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Conflict Resolution

Solving Problems with People

CONFLICT RESOLUTION: Through the Mind of Christ

James DeFrancisco, Ph.D.

Blessed [are] the peacemakers: for they shall be called the
children of God. - Matthew 5:9 KJV

Human relationships can be very difficult. This is often obvious
in international politics and diplomacy, which is universally
vicious and self-centered. In an effort toward self-serving
initiatives, governments strictly comply with their plans for
carrying out policy dictates. The following is a list of what
politicians, diplomats and military officers are trained to do, I
alongside (below) how Jesus teaches us regarding our behavior:



Get our way Cover up our mistakes

Elevate ourselves Retaliate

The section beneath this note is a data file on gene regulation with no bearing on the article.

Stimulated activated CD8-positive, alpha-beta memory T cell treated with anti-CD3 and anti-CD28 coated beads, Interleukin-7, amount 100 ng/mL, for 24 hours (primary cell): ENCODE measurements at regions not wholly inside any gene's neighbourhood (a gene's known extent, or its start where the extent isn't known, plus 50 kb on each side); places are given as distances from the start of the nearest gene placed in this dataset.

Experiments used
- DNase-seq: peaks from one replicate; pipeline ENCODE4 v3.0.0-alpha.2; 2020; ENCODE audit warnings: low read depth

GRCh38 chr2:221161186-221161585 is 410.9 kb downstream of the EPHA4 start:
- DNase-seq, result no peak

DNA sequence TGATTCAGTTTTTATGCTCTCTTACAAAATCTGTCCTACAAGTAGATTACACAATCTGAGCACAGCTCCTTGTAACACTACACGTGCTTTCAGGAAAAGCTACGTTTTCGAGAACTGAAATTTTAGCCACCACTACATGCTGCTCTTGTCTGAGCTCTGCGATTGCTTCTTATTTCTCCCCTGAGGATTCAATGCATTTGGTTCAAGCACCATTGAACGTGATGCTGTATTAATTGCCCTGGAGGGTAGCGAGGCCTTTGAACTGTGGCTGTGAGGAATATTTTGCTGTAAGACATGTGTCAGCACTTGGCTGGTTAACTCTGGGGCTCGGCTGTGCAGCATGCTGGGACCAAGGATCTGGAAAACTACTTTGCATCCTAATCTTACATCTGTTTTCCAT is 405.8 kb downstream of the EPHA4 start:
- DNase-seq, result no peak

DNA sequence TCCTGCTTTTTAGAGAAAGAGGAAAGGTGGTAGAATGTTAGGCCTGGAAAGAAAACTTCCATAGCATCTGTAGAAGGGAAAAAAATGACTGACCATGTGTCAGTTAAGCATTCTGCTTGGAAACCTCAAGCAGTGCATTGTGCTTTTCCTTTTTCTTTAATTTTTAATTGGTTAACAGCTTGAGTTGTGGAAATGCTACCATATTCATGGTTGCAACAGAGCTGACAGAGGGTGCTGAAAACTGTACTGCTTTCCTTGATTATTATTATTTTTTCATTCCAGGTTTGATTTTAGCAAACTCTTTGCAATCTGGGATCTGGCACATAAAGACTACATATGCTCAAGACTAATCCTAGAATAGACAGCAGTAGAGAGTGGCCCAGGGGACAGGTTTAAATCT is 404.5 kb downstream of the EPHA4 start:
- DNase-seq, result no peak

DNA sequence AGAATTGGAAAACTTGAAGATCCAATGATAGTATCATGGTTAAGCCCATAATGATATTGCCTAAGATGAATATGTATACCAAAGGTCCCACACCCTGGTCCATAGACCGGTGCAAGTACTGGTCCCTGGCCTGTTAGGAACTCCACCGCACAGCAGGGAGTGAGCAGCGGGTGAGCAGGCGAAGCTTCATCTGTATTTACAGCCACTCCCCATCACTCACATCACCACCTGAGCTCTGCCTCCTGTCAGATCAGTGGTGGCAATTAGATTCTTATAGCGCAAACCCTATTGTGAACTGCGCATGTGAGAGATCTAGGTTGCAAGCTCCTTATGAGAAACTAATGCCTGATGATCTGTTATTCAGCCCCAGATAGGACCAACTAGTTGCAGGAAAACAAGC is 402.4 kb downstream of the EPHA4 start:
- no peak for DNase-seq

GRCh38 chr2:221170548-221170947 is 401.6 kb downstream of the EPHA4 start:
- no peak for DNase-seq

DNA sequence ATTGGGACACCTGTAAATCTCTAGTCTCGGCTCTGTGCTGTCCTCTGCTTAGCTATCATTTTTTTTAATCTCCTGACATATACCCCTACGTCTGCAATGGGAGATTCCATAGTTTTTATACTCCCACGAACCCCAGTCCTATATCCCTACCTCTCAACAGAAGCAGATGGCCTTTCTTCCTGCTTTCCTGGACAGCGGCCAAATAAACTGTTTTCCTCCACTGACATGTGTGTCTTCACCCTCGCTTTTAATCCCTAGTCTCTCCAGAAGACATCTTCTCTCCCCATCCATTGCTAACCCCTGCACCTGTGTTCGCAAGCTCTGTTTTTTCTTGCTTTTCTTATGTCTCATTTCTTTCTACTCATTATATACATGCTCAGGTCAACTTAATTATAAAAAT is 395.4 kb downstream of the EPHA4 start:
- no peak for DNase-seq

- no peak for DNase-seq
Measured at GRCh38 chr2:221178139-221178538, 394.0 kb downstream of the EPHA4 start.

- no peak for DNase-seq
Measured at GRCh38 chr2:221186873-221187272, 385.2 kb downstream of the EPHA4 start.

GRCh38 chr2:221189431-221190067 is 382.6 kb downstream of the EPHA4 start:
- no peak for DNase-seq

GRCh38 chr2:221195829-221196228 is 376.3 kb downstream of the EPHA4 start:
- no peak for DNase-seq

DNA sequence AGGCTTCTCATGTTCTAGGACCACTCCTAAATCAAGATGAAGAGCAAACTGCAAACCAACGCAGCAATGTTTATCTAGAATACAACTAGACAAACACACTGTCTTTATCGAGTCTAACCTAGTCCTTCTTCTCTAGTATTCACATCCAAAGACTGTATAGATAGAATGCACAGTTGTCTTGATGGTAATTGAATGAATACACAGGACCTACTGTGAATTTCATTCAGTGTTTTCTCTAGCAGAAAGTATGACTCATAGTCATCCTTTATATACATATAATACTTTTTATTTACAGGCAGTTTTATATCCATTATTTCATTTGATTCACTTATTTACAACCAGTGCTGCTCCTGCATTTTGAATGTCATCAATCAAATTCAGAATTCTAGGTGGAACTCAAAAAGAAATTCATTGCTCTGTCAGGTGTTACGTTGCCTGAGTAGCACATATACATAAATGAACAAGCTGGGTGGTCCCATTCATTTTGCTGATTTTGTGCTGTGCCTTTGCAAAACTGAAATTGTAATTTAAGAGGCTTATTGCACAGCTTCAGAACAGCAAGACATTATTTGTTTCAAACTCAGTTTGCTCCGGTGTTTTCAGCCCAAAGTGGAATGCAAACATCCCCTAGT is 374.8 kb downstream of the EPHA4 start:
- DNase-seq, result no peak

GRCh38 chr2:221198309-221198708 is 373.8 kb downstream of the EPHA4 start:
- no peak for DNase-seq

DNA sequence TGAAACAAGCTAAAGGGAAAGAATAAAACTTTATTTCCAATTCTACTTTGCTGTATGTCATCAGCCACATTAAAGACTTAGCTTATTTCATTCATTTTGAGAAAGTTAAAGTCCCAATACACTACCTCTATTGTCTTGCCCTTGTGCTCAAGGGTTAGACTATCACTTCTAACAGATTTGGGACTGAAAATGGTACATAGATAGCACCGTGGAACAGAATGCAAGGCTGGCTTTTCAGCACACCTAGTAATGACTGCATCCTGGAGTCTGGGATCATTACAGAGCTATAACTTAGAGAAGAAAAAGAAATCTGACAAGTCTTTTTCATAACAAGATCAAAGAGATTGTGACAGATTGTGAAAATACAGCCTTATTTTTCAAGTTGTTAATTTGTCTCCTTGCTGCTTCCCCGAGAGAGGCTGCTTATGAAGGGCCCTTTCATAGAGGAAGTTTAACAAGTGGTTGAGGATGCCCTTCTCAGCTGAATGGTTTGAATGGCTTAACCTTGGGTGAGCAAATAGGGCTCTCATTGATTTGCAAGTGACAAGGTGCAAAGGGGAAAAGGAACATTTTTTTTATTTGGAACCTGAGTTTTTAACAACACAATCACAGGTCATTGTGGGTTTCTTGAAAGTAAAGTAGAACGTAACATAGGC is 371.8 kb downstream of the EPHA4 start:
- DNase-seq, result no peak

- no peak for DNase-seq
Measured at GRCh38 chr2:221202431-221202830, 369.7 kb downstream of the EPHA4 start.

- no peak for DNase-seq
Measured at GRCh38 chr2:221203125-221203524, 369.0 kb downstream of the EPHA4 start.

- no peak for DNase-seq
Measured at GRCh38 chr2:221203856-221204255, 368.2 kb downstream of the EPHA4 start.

Hate our enemies 

When attacked, return more force 

When cursed, retaliate 

Emphasize only facts/data 

Exploit people

Strive to get as much as possible 

Friendship and love are conditional 

Depend on one's own strength 

Respect status

Strive to lead and control

Be independent 



Obey God's commands and follow His way 

Confess mistakes and release them

Seek to elevate others   


Love our enemies

Pursue peace   

Pray and show mercy for those who curse you

Vision and faith

Serve people

Give and share as much as possible  

Cultivate friendship and unconditional love

Allow God to perfect our strength in weakness

Do not value one person over another    

Submit as a servant 

Be intra-dependent and one with God and others

     What military general would consider "turning the other
cheek" when struck by another or "blessing" their enemies, or
telling their troops when persecuted or even taken away by force,
to pray for them?
     How many human and civil rights activists when being
confronted with injustice by those in civil authority, choose
nonresistance? Contrast this with Jesus' teaching to surrender